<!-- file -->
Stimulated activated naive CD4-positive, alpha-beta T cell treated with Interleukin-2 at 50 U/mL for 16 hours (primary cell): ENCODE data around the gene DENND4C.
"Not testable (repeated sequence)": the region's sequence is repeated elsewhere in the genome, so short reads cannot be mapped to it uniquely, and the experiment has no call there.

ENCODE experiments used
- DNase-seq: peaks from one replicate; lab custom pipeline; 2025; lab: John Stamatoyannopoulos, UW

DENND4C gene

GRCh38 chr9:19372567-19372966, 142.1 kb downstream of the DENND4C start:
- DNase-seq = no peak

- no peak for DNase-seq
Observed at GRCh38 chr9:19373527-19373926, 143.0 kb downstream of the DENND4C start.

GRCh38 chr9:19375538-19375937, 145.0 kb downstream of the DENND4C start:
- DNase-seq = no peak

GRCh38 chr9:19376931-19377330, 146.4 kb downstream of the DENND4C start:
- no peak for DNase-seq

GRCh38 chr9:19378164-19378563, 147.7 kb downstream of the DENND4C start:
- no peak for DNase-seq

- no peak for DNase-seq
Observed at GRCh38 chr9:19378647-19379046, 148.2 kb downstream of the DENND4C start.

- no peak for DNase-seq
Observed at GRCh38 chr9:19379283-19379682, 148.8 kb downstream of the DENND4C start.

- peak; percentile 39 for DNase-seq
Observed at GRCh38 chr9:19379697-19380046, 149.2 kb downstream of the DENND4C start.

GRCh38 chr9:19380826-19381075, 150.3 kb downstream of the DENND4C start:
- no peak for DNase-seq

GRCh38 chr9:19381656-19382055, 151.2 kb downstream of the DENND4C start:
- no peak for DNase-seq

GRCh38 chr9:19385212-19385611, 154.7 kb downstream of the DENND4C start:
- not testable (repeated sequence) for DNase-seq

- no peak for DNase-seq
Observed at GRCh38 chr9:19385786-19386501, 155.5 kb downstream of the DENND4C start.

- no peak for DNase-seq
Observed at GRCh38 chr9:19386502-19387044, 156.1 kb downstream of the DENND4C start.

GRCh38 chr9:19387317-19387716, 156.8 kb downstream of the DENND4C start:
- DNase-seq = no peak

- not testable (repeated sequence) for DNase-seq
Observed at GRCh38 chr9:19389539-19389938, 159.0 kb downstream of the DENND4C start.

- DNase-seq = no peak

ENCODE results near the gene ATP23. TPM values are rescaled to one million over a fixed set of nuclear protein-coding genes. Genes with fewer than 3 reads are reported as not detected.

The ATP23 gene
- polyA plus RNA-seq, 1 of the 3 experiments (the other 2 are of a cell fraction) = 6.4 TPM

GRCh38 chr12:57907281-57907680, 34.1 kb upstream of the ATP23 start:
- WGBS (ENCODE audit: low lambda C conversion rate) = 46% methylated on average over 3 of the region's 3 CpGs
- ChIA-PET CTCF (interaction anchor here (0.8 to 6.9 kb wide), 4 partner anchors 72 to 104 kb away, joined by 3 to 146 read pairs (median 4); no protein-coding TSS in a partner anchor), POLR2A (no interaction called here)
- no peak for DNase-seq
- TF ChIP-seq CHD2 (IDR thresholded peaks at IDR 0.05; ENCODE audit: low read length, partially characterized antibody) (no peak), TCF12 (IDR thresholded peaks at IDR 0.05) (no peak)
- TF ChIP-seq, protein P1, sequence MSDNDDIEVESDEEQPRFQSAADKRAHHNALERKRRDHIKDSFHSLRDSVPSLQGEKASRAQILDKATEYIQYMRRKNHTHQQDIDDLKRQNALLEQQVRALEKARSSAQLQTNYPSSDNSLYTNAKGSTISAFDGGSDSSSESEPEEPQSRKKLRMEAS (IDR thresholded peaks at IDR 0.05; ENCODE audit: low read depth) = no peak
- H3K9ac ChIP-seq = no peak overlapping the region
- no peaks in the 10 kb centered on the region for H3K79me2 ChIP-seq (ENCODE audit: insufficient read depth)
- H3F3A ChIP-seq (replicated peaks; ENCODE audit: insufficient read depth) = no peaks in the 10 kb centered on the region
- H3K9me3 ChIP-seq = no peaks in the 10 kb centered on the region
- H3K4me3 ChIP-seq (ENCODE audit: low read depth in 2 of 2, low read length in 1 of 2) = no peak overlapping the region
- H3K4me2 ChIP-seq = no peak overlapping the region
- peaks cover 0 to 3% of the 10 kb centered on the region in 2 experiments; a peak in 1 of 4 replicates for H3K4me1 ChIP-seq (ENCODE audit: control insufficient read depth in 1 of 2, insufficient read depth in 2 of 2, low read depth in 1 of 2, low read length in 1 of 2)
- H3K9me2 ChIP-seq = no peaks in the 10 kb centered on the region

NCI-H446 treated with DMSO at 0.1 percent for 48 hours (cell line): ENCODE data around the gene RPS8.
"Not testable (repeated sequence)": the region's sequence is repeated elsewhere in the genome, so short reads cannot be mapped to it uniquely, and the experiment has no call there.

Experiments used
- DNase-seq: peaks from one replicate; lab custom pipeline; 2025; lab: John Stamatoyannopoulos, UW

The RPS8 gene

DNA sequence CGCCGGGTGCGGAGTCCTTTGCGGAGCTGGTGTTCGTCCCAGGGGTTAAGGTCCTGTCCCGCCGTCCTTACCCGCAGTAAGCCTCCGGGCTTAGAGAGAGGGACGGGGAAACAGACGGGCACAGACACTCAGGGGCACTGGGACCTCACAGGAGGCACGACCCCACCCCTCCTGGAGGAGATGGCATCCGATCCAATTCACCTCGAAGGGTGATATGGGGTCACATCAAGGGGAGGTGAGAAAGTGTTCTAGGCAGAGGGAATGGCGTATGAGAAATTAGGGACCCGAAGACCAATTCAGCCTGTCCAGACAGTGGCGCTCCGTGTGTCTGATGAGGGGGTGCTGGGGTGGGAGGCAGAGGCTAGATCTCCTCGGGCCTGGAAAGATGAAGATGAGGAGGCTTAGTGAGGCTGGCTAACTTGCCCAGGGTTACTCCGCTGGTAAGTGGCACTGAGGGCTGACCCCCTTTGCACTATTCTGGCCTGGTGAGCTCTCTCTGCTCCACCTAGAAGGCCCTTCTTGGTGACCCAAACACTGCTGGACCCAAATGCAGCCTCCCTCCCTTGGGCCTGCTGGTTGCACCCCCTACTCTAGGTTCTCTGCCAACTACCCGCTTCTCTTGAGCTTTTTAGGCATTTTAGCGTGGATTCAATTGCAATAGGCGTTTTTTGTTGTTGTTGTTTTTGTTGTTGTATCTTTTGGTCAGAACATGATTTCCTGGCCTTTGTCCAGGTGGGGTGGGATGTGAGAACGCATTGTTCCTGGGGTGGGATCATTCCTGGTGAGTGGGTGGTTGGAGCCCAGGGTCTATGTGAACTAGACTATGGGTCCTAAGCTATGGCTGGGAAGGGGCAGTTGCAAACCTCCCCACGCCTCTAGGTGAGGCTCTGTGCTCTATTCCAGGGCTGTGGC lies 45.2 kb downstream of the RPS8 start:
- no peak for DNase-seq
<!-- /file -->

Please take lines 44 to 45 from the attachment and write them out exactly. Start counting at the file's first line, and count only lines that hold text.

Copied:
- TF ChIP-seq CHD2 (IDR thresholded peaks at IDR 0.05; ENCODE audit: low read length, partially characterized antibody) (no peak), TCF12 (IDR thresholded peaks at IDR 0.05) (no peak)
- TF ChIP-seq, protein P1, sequence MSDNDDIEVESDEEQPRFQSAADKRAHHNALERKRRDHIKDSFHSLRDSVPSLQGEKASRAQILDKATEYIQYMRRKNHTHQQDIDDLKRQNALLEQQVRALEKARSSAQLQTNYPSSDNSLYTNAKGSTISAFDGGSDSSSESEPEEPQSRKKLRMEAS (IDR thresholded peaks at IDR 0.05; ENCODE audit: low read depth) = no peak